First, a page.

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Methane utilisation in life support systems
2010 (English)Independent thesis Advanced level (degree of Master (Two Years)), 20 credits / 30 HE creditsStudent thesis
Abstract [en]

Due to high resupply costs, especially for space habitats beyond low earth orbit, future manned space missions will require environmental control and life support systems with a high degree of regenerativity. On the international space station ISS, the longest-duration space mission up to now, water recycling from urine was just recently established while all exhaled carbon dioxide is still vented over board. Possible ways to overcome this waste of resources and to save on resupply mass are examined in this thesis, mainly focusing on the utilisation of carbon dioxide. Various methods for its decomposition are pointed out, which would facilitate complete recycling of oxygen within the life support system. Ways to make use of the generated excess carbon for partial food synthesis or ion propulsion are presented as well. The ACLS air revitalisation system, which is currently being developed by EADS Astrium under contract with ESA, will be able to recover the oxygen from exhaled carbon dioxide, but the employed Sabatier process generates methane as a side product. If this methane was to be vented over board, hydrogen would be lost and had to be resupplied. Therefore, a pyrolysis device is proposed, cracking the methane into its constituents and recovering the hydrogen. Assuming the scenario of a space station in orbit around an atmosphere bearing planet, the excess carbon is used for ion propulsion allowing for station keeping. Plans to develop such a device and to prove its practicability on board the ISS round off this thesis.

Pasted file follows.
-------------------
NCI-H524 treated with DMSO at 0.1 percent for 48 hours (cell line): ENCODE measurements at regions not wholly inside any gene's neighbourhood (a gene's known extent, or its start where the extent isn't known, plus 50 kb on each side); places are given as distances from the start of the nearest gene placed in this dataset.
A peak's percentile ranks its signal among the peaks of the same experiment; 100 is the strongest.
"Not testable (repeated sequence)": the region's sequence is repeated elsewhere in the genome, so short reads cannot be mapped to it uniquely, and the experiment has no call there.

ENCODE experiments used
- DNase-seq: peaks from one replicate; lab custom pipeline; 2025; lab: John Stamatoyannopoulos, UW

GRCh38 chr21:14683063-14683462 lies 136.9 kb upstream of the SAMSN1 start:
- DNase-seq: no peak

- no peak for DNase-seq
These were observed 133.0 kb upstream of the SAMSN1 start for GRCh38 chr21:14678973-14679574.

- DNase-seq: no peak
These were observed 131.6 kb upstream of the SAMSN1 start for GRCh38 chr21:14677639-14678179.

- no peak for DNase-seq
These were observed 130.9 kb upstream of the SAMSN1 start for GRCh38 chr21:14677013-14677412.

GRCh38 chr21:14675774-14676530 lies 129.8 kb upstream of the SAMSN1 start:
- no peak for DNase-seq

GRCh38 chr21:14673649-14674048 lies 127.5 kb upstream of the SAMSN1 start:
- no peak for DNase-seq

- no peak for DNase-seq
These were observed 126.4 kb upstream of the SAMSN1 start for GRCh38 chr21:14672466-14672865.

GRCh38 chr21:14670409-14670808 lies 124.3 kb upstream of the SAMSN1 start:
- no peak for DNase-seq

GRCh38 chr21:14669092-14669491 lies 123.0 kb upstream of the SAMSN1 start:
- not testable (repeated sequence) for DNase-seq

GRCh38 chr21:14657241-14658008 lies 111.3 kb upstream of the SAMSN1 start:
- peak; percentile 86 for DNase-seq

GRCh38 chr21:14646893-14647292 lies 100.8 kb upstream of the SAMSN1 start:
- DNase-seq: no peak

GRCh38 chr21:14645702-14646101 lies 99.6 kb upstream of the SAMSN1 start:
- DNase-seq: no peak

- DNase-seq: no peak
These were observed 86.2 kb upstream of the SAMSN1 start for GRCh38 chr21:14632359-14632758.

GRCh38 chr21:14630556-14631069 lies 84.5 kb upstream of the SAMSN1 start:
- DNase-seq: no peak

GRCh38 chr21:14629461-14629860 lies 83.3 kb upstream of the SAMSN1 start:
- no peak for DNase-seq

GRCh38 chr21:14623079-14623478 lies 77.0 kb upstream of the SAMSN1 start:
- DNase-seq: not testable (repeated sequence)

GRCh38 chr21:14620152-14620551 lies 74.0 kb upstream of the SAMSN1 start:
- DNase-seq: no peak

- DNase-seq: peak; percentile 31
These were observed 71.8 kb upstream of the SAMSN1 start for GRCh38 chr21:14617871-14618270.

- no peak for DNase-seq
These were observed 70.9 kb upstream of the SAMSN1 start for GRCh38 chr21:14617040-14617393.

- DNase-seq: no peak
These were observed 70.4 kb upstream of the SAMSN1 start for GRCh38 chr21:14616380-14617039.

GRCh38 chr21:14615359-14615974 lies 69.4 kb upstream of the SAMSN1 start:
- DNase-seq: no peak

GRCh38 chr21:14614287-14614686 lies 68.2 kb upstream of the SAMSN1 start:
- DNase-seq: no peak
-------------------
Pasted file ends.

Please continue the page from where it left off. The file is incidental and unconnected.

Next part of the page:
Place, publisher, year, edition, pages
Keyword [en]
Keyword [sv]
URN: urn:nbn:se:ltu:diva-42780ISRN: LTU-PB-EX--10/066--SELocal ID: 0c1a9bd4-e28d-4145-b400-529e323d4736OAI: diva2:1016006
Subject / course
Student thesis, at least 30 credits
Educational program
Space Engineering, master's level
Validerat; 20101217 (root)Available from: 2016-10-04 Created: 2016-10-04Bibliographically approved

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